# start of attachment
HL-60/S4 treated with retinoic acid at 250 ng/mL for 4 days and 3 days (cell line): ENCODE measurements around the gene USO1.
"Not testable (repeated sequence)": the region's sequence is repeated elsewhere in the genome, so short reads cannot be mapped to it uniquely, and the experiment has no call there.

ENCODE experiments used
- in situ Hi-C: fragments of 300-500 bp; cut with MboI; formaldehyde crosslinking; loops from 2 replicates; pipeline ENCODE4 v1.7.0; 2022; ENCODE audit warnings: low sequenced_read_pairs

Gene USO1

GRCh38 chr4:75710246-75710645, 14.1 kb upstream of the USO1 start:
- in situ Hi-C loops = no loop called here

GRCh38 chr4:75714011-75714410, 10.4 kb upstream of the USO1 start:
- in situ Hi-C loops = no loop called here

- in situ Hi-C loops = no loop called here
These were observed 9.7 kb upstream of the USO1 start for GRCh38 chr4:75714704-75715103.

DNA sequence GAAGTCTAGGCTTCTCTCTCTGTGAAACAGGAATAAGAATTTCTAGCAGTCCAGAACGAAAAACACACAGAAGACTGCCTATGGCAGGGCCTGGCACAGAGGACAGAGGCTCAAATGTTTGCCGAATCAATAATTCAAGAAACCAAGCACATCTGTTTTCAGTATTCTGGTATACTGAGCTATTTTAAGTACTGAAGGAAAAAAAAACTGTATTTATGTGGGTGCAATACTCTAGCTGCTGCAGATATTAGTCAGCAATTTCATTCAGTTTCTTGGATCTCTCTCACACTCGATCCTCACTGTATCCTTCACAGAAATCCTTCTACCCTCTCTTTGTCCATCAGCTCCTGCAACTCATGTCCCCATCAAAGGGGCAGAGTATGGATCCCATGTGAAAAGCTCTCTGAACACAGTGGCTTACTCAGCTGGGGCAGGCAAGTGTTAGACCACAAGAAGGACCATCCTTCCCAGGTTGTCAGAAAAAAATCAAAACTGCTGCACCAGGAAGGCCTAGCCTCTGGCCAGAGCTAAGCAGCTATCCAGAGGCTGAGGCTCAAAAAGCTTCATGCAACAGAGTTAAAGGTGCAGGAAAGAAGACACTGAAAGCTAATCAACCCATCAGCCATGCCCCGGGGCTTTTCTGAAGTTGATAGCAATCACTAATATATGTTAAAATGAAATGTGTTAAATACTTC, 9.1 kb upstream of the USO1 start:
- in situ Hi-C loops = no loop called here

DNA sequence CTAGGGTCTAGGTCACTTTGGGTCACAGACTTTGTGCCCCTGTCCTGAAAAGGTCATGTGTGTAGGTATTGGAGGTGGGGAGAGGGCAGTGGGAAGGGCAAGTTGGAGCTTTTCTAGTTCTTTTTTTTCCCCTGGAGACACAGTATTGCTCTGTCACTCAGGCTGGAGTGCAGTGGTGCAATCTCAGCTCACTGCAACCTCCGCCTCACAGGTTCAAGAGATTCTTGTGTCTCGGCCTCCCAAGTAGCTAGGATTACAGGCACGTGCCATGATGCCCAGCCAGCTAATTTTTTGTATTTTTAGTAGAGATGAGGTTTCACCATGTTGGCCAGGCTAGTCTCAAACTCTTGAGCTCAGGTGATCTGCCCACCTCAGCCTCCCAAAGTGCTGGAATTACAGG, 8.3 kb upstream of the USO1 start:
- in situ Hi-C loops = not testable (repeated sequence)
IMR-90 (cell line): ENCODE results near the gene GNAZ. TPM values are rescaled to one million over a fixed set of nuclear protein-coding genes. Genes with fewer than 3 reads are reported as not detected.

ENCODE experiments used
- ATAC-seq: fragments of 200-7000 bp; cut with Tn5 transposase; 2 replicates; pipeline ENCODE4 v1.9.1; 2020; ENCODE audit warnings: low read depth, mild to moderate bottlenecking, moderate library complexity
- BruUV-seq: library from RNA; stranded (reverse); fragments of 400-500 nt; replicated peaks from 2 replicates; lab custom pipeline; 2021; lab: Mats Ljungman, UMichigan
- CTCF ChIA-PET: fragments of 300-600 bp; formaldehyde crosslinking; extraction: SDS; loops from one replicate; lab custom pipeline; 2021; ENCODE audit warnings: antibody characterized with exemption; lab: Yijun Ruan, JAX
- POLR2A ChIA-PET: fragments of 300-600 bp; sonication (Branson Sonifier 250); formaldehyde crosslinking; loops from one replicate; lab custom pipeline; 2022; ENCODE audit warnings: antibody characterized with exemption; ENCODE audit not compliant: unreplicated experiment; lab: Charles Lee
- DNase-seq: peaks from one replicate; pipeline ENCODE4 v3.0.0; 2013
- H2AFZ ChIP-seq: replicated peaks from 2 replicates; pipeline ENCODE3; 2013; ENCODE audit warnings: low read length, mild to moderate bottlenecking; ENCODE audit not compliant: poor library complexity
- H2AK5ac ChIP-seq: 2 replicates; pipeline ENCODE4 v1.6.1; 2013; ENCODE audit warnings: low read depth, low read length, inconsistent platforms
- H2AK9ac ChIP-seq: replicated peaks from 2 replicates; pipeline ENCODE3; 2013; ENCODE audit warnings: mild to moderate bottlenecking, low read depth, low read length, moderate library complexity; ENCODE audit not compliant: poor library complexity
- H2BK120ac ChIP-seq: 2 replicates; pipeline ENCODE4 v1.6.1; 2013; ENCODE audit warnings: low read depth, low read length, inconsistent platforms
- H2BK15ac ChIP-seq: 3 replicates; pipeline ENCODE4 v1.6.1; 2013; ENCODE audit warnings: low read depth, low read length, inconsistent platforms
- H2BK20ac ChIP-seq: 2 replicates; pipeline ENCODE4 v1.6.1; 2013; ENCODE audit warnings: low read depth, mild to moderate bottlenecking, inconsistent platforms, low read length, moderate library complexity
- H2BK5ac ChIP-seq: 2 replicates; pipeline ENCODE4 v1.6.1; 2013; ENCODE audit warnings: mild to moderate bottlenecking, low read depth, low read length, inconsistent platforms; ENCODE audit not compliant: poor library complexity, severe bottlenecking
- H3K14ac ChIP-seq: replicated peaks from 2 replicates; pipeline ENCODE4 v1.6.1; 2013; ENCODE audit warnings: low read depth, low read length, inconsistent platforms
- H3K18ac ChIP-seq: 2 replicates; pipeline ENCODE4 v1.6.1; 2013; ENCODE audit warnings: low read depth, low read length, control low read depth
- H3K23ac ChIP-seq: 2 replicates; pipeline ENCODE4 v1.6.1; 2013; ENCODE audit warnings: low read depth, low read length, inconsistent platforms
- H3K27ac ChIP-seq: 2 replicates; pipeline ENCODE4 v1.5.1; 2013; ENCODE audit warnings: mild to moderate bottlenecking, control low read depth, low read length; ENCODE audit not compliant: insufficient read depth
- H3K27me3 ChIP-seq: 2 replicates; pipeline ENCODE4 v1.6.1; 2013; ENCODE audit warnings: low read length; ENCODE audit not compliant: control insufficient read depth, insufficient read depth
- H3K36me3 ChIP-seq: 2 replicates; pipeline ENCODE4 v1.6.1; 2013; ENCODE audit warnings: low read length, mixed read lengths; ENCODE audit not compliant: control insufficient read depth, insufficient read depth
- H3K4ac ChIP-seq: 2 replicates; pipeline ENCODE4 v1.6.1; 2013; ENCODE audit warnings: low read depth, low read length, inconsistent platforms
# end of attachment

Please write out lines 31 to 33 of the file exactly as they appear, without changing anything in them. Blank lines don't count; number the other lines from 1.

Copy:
- H3K18ac ChIP-seq: 2 replicates; pipeline ENCODE4 v1.6.1; 2013; ENCODE audit warnings: low read depth, low read length, control low read depth
- H3K23ac ChIP-seq: 2 replicates; pipeline ENCODE4 v1.6.1; 2013; ENCODE audit warnings: low read depth, low read length, inconsistent platforms
- H3K27ac ChIP-seq: 2 replicates; pipeline ENCODE4 v1.5.1; 2013; ENCODE audit warnings: mild to moderate bottlenecking, control low read depth, low read length; ENCODE audit not compliant: insufficient read depth